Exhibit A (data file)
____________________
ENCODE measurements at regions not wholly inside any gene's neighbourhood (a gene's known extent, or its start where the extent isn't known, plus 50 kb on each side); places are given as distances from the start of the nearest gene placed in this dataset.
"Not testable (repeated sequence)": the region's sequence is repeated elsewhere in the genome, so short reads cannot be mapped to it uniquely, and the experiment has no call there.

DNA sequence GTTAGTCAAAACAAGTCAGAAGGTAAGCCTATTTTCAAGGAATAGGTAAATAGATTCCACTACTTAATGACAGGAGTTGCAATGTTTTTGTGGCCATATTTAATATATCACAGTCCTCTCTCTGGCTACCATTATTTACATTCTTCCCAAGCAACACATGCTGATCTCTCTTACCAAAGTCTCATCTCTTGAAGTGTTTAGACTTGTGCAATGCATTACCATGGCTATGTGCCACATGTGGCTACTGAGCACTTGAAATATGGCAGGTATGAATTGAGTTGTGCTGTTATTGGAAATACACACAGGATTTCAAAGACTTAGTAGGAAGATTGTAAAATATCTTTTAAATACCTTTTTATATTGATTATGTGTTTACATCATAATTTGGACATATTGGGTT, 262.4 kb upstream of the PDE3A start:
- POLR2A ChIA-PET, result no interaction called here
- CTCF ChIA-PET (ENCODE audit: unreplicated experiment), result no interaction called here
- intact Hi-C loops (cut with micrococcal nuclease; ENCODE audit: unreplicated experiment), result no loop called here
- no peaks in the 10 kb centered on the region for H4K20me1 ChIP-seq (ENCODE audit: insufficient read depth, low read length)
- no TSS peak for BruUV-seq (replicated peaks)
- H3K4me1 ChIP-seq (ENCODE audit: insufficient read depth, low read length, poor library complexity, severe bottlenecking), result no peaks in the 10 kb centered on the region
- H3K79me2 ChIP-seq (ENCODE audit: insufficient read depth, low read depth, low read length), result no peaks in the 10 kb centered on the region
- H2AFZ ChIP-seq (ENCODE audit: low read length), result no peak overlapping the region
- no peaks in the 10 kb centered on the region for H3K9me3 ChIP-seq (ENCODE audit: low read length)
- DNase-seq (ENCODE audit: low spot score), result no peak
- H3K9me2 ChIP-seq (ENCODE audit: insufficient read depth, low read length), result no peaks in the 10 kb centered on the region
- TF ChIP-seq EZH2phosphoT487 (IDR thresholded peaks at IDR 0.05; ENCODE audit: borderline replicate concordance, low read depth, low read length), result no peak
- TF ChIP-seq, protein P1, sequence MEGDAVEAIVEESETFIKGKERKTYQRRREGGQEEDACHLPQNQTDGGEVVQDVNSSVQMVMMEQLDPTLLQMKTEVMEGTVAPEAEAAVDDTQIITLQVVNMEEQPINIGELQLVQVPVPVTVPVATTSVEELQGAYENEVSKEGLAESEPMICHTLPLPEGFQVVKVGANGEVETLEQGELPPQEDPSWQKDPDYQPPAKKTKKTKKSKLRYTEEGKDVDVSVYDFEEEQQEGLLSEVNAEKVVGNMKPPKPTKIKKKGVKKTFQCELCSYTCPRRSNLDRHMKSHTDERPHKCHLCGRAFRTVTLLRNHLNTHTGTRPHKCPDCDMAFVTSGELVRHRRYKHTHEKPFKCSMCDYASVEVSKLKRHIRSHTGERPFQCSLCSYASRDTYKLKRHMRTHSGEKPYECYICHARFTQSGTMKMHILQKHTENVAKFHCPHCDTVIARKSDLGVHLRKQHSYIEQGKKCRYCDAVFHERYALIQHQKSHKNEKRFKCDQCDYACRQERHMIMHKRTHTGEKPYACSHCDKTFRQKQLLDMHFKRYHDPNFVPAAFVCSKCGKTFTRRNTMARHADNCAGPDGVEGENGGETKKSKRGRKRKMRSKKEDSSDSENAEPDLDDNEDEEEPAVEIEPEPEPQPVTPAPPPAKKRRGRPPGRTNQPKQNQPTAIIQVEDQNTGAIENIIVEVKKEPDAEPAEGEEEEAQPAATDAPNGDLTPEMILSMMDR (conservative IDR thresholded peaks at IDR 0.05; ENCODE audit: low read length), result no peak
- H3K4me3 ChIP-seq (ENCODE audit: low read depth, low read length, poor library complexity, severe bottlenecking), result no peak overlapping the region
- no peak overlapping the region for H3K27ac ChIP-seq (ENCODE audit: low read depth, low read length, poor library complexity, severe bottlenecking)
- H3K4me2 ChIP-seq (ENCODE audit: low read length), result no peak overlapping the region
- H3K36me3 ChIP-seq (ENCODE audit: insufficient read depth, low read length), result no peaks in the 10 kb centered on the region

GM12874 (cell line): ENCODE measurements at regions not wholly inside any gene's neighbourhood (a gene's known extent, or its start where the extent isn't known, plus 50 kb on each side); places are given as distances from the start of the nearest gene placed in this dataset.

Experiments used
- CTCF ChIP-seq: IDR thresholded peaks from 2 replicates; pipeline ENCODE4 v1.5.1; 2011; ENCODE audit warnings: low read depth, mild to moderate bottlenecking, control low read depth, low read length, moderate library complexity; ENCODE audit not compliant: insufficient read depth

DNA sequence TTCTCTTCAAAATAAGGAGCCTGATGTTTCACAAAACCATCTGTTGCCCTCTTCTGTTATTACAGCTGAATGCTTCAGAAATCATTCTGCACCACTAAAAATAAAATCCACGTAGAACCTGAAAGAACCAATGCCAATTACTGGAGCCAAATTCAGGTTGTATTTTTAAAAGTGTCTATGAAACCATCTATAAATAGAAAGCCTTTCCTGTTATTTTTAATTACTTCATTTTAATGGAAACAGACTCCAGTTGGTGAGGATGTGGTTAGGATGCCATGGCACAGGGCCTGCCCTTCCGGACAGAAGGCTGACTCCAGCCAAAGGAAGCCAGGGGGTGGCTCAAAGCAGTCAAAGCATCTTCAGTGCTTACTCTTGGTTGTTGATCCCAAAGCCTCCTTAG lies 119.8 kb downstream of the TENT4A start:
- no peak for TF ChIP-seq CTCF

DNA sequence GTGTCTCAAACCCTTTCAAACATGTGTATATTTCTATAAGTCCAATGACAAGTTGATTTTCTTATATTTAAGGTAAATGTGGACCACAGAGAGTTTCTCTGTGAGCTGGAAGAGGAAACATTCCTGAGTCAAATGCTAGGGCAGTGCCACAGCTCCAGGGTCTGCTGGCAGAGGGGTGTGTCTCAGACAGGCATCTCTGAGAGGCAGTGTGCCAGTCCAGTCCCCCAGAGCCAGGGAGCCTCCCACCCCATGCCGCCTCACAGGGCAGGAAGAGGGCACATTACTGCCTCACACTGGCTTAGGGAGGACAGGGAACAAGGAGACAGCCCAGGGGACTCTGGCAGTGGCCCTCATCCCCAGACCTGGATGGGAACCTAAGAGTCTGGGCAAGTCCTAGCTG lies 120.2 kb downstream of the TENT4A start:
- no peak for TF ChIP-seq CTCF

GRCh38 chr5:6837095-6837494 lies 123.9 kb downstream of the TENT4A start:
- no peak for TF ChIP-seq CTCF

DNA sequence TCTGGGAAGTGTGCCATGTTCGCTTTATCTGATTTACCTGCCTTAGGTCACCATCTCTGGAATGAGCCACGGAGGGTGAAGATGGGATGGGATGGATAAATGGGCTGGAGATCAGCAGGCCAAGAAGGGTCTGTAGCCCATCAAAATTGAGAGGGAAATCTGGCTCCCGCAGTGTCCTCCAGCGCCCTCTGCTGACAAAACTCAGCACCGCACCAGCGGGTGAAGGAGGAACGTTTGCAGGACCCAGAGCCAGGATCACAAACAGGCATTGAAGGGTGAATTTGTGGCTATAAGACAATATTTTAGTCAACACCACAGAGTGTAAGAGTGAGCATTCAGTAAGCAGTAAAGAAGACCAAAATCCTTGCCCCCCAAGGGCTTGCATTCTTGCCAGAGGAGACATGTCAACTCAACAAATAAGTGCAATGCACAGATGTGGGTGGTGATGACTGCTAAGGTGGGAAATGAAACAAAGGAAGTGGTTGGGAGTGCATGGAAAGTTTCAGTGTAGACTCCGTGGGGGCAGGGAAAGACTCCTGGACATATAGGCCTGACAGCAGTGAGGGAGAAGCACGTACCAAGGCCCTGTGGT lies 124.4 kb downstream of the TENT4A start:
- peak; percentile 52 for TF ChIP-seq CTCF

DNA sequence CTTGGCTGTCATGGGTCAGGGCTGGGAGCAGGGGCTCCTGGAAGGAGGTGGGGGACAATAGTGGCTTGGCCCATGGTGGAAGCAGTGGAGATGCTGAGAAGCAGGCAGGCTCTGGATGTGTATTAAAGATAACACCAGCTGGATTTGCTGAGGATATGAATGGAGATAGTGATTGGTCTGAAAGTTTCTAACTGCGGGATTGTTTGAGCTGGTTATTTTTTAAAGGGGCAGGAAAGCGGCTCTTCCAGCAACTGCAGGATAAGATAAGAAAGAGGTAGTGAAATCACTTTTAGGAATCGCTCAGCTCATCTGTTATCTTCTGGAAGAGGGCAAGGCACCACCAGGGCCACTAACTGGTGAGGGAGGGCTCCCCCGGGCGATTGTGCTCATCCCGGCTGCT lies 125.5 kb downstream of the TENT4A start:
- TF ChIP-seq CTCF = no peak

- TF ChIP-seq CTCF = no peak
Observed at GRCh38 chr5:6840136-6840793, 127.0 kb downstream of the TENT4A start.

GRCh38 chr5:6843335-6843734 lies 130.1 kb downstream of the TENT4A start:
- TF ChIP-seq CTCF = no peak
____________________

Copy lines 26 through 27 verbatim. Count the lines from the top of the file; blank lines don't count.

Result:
DNA sequence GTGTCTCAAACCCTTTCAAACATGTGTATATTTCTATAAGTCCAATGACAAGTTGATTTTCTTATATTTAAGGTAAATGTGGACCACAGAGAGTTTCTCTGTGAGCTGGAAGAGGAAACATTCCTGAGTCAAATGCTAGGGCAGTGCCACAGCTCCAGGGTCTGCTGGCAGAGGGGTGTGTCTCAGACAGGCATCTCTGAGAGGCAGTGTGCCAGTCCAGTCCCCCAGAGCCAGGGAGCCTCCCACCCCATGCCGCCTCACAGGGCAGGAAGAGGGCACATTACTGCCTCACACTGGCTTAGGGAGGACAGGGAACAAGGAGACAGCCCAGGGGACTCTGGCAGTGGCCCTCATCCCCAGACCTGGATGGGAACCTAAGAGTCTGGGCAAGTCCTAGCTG lies 120.2 kb downstream of the TENT4A start:
- no peak for TF ChIP-seq CTCF